I sat in the AZ State Senate Education Committee meeting this week and heard them consider eight bills. One of them was for an expansion of Empowerment Scholarship Accounts SB1363. Originally passed in 2011, this law was established to give parents of special needs children access to public education monies to place their child in a learning environment that was better suited to their needs. It currently redirects 90 percent of funds the state would have paid to a local public school district into accounts controlled by the parents of qualifying disabled children. For many children, that amount is between $3,000 and $3,500, but for those with multiple special needs, the amount can go as high as $28,000. Funds can be used for curriculum, testing, private school tuition, tutors, special needs services or therapies, or even seed money for a 529 college savings fund.
On September 26, 2011, the Arizona School Boards Association, Arizona Education Association, and Arizona Association of School Business Officials sued in state court to block this new law. The case name is Niehaus v. Huppenthal, Superior Court of Arizona, Maricopa County, CV2011-017911. In 2012, a Maricopa County Superior Court judge ruled the education accounts did not violate the state Constitution because the money was first going to parents, who could then decide where to spend the funds. That ruling is being appealed.
For the 2013-2014 school year, eligibility was expanded to include those attending a school or district that has been assigned a letter grade of D or F by the AZ Dept. of Education, children of military members on active duty, a child who is the ward of a juvenile court and previous recipients of an ESA.
SB1363, sponsored by Senator Murphy, was given a due pass this week by the Senate Education Committee, to expand the program to all kindergarteners and, to increase the amount of money available. This in spite of acknowledgement by members of the committee that 1) there is not enough accountability in the program, 2) the promise that the program saves the state money is likely not true, and 3) inadequate understanding of the total cost of the program and what other programs will suffer as a result.
Thus far, there are only 307 students in the ESA program. This legislation however, if eventually signed into law, could end up funneling as much as 20 percent of the state’s education funding away from traditional public education. In addition, the lack of transparency and accountability in the program makes it susceptible to abuse. This article from the Tampa Bay Times highlights what can happen when public education funding is handed over to entrepeneurs with no accountability for results and no transparency.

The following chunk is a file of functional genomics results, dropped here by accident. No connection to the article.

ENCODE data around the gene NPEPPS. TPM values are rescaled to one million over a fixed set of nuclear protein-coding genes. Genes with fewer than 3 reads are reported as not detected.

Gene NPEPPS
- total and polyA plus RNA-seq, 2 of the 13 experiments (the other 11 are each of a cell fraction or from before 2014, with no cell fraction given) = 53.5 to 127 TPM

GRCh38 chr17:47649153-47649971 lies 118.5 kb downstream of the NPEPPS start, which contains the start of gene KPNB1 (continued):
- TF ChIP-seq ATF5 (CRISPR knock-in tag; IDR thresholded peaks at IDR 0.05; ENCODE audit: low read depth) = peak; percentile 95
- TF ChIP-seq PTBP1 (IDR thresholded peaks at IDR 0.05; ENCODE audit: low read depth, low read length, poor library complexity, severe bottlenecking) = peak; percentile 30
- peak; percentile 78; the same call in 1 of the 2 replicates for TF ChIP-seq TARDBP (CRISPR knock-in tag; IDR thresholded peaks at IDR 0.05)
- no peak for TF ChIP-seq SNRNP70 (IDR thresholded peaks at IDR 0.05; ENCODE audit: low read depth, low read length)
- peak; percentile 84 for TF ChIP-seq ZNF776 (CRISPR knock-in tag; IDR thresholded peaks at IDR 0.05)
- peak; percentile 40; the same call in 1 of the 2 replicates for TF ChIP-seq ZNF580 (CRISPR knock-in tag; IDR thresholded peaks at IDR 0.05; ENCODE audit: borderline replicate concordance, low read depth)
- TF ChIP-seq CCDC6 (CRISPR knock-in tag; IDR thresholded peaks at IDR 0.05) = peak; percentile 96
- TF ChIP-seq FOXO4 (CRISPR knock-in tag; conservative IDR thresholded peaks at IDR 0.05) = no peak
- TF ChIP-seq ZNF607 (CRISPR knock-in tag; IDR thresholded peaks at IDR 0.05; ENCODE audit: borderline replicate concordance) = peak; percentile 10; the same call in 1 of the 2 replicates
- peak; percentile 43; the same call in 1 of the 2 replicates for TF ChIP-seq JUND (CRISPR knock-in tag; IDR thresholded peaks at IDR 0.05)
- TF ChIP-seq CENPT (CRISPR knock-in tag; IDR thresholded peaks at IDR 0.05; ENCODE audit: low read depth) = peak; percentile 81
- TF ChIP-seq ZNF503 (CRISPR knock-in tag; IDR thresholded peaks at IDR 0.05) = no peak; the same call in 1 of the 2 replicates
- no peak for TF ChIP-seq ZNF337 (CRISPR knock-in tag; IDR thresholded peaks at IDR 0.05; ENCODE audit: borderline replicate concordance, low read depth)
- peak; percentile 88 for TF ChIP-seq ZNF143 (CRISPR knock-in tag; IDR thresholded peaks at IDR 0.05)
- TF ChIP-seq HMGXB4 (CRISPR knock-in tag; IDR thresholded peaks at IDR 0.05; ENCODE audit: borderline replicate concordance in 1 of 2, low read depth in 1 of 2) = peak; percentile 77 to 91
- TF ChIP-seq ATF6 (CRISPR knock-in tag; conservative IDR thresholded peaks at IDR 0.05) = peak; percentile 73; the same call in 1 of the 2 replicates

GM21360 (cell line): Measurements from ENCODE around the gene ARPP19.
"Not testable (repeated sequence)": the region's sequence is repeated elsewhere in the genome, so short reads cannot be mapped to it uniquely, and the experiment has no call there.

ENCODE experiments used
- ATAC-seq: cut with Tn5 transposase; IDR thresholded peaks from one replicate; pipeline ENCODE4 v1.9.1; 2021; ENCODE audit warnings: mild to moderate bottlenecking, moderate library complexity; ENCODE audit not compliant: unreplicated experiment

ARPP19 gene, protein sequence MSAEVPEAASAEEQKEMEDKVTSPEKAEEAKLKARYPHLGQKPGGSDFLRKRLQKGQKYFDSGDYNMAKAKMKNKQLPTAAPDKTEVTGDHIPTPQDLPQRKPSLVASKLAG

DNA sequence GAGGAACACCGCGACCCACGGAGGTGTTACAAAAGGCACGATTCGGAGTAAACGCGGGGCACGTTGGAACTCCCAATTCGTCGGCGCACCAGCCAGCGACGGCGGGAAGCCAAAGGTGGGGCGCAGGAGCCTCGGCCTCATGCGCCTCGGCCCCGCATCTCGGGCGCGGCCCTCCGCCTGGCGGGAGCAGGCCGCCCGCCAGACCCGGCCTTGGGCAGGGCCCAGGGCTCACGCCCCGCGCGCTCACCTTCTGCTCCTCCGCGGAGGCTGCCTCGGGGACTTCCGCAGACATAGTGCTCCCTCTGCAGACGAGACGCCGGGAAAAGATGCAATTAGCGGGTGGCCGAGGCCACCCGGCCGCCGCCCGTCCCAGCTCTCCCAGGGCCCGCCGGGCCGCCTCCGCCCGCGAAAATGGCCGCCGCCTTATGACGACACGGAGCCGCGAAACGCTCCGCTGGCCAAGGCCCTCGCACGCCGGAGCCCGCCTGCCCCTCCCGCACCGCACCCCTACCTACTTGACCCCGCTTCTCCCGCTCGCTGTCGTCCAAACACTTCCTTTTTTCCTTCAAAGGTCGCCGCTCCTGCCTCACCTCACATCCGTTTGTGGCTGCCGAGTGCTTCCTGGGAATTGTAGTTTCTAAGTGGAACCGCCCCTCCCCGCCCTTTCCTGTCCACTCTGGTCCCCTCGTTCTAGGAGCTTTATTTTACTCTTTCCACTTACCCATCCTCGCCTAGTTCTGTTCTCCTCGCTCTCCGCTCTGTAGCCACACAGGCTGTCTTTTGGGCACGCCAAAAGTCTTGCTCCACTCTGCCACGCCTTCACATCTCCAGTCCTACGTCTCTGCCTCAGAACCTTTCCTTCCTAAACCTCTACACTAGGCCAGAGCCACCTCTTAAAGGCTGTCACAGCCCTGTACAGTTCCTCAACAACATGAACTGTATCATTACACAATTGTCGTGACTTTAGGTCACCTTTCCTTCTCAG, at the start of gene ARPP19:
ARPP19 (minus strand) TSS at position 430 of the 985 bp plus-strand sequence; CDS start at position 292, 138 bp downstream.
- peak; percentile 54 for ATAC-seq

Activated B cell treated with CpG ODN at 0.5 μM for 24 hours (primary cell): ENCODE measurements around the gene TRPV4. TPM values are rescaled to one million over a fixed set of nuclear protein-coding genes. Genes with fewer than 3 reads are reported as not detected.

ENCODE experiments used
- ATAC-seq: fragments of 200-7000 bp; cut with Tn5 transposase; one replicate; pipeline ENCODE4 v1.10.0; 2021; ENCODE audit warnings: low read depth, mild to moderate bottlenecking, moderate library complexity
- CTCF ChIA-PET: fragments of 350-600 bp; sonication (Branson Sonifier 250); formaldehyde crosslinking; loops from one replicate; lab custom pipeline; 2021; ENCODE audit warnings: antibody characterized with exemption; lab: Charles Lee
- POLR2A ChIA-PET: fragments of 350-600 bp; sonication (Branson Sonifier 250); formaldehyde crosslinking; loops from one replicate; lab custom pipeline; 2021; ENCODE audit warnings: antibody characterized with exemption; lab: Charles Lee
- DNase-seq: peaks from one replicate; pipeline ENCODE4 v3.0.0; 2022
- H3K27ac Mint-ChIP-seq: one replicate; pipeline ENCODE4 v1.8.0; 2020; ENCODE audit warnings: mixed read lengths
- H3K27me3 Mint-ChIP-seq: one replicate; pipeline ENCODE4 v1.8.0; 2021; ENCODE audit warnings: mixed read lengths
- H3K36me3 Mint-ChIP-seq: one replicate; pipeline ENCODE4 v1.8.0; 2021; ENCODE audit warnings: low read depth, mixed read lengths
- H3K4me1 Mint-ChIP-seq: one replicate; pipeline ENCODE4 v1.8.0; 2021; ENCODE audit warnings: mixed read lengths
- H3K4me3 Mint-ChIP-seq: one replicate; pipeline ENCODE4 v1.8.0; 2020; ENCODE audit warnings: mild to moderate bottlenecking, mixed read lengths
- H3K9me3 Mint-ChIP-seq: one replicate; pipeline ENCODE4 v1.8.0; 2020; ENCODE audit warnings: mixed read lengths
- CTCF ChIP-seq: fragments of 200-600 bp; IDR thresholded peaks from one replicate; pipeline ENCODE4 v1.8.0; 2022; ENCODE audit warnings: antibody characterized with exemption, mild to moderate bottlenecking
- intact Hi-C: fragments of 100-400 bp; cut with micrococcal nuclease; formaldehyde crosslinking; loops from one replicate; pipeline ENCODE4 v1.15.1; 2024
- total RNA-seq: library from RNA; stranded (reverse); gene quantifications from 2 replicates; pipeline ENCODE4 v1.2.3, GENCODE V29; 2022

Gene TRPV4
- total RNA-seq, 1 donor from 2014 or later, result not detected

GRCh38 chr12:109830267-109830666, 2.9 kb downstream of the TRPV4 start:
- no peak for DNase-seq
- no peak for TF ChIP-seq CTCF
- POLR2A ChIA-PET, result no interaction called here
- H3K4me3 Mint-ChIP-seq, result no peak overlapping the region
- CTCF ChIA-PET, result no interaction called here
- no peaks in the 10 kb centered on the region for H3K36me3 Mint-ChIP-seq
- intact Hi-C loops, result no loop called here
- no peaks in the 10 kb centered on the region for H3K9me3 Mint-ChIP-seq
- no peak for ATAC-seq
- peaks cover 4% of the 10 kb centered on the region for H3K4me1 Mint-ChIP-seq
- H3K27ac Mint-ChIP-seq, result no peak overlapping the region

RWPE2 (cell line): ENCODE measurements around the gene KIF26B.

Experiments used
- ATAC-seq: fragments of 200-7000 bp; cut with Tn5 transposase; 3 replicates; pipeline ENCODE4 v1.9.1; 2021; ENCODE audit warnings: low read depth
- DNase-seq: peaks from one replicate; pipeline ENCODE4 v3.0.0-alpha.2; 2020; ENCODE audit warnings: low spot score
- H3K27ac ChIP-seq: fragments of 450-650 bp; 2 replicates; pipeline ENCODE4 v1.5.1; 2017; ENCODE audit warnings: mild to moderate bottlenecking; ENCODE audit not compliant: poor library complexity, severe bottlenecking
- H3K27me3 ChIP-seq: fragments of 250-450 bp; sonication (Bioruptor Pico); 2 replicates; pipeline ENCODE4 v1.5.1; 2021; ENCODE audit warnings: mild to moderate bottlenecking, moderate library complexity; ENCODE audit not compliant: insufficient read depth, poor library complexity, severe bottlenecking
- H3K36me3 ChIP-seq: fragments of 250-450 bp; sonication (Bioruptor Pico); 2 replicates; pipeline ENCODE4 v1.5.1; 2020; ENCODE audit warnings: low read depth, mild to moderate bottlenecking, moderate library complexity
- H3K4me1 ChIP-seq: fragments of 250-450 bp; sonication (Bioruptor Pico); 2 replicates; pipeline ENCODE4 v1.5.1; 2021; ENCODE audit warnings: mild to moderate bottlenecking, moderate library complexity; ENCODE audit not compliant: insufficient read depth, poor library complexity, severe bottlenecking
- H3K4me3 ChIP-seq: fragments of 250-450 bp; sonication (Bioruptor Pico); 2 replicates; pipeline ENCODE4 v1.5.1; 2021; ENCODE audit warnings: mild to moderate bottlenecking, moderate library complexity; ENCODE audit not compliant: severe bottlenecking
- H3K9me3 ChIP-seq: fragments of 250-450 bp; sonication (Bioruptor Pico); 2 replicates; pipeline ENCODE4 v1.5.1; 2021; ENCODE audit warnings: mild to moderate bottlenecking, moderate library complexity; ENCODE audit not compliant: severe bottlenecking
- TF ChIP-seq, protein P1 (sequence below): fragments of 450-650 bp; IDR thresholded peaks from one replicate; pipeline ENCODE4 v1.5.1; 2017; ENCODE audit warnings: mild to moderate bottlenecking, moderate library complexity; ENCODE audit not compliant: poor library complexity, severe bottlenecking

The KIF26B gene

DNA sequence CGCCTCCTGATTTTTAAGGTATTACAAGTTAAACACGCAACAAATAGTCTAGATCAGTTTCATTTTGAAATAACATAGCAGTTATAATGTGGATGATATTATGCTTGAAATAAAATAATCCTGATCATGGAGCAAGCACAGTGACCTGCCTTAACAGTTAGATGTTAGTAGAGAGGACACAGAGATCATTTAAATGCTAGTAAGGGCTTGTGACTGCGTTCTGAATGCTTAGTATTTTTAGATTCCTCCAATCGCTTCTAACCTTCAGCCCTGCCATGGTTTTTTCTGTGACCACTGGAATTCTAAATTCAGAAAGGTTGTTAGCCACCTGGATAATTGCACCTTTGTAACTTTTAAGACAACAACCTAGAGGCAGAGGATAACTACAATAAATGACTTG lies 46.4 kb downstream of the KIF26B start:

In fact, our Arizona legislators have worked to ensure a lack of accountability and transparency in the the law includes assurances that no government agency is empowered to “exercise control or supervision over any nonpublic school or home school,” and that a qualified school is not required to “alter its creed, practices, admissions policy or curriculum.” I’m not sure how any reasonable person thinks this is in the best interest of the public, but then, maybe that’s not the motivation.
Another bill, given a due pass on February 11, 2013 is Representative Carter’s H2530. This bill is a step in the right direction as it would require students with ESAs (except those with Individualized Education Program) to be given annual nationally standardized, norm-referenced achievement tests and the AZ Dept. of Education will report on its website, the graduation rate of students enrolled in ESAs.
More accountability and transparency is the right answer, whenever public funding is involved. It is why we have school boards elected by the public and it is why those school boards must abide by the Open Meeting Law. Tax payers have the right to know how their money is being used, and what results it produces. That is in the public’s best interest.